Soldier and Patriot – The Royal Gazette


“From Server to Server – A History of War and a Tribute to a Bermuda Soldier”

World War II began on September 3, 1939, with Britain and Germany led by Winston Churchill and Adolf Hitler respectively.

At the start of the war, Bermuda’s military strength was considered insufficient to carry out all the necessary war operations. The Bermuda Militia artillery consisted of two black machine gun batteries under the orders of white officers and the Bermuda Volunteer Rifle Corps (BVRC) and Bermuda Volunteer Engineers (BVE) were made up of approximately 450 white soldiers.

Conscription was an option that was debated in the House, but was not accepted. Instead, the colonial government decided to have a recruiting campaign to increase the number of soldiers available.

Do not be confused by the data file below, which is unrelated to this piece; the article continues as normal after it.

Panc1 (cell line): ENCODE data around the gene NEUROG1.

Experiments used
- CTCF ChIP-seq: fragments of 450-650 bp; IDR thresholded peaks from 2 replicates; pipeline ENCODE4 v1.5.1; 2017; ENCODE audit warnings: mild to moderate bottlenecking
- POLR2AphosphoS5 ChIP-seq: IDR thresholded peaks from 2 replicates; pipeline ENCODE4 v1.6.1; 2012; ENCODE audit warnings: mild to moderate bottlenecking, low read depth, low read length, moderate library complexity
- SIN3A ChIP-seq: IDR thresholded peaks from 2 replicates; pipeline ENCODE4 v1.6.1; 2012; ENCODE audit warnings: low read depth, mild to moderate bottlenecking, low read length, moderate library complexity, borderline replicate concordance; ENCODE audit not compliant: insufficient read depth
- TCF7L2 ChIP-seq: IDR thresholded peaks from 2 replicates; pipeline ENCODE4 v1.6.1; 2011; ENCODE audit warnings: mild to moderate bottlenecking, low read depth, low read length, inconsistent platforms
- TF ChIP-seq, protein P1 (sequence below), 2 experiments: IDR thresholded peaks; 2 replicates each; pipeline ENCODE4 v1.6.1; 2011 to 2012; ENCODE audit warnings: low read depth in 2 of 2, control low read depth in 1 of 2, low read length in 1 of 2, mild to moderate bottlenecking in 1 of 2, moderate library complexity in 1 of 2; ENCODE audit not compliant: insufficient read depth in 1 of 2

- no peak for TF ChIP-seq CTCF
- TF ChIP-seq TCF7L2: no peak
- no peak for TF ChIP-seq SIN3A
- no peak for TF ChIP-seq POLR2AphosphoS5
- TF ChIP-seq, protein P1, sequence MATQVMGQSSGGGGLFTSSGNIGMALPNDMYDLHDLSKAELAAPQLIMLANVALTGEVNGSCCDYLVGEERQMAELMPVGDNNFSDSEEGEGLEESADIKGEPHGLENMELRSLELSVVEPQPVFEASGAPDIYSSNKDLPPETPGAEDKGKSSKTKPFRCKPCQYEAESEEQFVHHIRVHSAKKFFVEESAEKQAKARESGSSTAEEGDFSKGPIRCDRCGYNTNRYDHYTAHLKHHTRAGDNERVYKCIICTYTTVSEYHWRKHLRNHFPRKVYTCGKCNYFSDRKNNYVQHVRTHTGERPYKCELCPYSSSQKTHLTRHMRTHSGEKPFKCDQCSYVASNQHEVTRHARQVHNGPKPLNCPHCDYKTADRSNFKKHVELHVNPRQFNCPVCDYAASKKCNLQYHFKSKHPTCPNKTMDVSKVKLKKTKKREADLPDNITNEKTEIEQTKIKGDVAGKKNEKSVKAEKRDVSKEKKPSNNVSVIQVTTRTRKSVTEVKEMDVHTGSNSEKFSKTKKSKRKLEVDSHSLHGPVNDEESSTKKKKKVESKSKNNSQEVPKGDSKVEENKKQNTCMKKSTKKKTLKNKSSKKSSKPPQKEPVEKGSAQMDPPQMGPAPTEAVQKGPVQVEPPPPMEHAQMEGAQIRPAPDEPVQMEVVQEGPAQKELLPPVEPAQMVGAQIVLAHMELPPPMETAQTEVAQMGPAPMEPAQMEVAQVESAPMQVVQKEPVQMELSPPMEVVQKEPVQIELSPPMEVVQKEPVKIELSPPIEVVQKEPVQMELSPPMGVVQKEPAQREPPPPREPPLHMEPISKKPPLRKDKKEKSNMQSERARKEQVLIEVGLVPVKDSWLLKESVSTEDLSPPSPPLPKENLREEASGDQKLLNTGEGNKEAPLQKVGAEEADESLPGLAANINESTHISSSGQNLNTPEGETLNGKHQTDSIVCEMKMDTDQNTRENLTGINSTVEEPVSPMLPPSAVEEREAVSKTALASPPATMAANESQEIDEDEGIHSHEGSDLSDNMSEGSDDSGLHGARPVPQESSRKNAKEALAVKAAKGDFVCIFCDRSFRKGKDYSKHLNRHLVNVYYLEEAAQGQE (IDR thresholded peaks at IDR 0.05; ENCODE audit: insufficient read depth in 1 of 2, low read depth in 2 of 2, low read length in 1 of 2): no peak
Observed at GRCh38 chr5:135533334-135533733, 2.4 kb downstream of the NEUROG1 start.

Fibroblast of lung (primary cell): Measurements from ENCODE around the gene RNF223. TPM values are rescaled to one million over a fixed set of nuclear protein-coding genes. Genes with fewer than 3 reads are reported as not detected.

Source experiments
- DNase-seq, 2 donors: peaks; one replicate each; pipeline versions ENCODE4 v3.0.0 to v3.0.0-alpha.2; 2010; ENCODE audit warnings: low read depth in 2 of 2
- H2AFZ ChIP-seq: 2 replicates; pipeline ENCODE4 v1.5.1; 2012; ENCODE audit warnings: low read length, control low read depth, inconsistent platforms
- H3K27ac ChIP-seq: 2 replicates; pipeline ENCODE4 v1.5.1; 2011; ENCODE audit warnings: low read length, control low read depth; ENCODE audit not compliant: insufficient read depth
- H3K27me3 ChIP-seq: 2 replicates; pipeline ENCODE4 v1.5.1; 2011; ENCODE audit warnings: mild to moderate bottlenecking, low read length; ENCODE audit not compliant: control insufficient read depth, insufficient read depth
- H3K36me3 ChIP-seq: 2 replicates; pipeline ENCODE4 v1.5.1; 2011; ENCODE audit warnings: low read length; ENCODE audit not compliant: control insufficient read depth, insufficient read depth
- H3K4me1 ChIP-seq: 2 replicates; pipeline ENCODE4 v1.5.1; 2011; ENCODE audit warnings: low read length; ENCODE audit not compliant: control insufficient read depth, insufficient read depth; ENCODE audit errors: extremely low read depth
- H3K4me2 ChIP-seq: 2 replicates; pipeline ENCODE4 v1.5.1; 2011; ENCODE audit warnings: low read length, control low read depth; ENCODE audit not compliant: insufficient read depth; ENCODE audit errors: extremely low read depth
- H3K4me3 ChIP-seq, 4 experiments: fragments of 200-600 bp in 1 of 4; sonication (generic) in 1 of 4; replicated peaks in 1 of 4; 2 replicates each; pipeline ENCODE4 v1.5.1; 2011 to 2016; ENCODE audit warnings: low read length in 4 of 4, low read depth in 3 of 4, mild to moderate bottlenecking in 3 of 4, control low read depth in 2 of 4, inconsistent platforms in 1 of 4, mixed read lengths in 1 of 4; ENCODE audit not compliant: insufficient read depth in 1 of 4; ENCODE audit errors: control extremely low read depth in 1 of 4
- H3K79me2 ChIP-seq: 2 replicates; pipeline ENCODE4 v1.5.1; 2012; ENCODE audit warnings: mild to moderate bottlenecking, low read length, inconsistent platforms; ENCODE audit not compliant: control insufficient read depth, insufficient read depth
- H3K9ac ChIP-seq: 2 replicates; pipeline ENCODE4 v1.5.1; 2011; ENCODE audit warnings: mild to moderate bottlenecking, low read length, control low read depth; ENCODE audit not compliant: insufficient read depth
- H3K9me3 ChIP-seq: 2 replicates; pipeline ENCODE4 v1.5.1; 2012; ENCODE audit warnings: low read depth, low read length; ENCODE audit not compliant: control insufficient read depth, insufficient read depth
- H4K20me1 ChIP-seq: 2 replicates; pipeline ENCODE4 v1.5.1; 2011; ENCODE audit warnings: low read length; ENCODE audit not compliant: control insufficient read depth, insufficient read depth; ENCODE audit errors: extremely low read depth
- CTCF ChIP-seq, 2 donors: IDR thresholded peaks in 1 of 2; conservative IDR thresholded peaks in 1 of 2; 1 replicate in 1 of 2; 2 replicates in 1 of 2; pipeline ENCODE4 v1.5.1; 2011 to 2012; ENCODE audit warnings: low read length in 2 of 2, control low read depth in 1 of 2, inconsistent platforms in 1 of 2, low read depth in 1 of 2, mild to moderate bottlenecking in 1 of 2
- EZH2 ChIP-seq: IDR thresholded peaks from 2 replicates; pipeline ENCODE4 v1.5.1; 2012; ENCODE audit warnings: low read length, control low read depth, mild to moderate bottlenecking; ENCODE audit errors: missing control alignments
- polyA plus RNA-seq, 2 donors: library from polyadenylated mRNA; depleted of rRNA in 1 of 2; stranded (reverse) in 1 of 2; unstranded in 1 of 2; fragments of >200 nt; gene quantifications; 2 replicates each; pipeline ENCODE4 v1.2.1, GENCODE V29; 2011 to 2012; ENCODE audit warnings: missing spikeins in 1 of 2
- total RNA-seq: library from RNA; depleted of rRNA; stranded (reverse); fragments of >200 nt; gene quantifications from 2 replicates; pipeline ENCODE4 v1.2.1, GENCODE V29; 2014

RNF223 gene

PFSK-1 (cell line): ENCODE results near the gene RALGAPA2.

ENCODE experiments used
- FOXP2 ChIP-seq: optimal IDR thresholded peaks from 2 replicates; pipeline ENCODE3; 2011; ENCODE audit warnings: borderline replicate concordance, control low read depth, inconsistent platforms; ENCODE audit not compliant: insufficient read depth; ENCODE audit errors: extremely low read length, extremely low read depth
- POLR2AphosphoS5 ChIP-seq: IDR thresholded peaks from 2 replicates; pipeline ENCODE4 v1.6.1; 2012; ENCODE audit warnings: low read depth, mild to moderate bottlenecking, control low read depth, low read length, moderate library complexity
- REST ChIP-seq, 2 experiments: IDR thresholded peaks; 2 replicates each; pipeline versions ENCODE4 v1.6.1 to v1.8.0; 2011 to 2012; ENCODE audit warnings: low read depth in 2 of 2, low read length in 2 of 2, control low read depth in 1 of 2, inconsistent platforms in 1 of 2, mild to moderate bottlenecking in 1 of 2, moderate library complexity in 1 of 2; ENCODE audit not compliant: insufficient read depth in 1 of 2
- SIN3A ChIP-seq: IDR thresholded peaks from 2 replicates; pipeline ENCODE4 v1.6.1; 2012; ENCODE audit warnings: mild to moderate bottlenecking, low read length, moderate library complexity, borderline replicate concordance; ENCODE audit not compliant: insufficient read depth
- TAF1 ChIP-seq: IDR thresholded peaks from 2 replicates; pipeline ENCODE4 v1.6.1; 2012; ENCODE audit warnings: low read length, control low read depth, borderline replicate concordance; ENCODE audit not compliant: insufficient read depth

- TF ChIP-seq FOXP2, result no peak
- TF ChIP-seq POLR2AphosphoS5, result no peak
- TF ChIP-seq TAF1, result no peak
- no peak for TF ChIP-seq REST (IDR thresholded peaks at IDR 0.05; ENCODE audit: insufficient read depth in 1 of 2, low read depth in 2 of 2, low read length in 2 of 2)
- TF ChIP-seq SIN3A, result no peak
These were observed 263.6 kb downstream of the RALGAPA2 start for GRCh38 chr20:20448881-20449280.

Britain and Allied forces were to strengthen their forces against Germany, and Bermuda was to increase their military Home Guard and participate in overseas operations if necessary.

A decision was made to form an infantry company of black soldiers; Bermuda Militia Infantry. They would be placed under the command of the BMA and the expanded force would simply be called the Bermuda Militia.

On October 16, 1939, an advertisement published in The Royal Gazette titled “Recruits Wanted” for men to join BMA and BMI.

It was a time of racial segregation, yet during a war, to help save lives and a country, some people did not come together, at all costs. The Bermuda Militia was formed because of the power of color, not manpower.

BVRC and BVE would remain white and BMA and BMI would remain black.

Having two units instead of one must have been very expensive, however, the words of an MCP when discussing the increase in military strength were: “We cannot put them together, they will not get along”.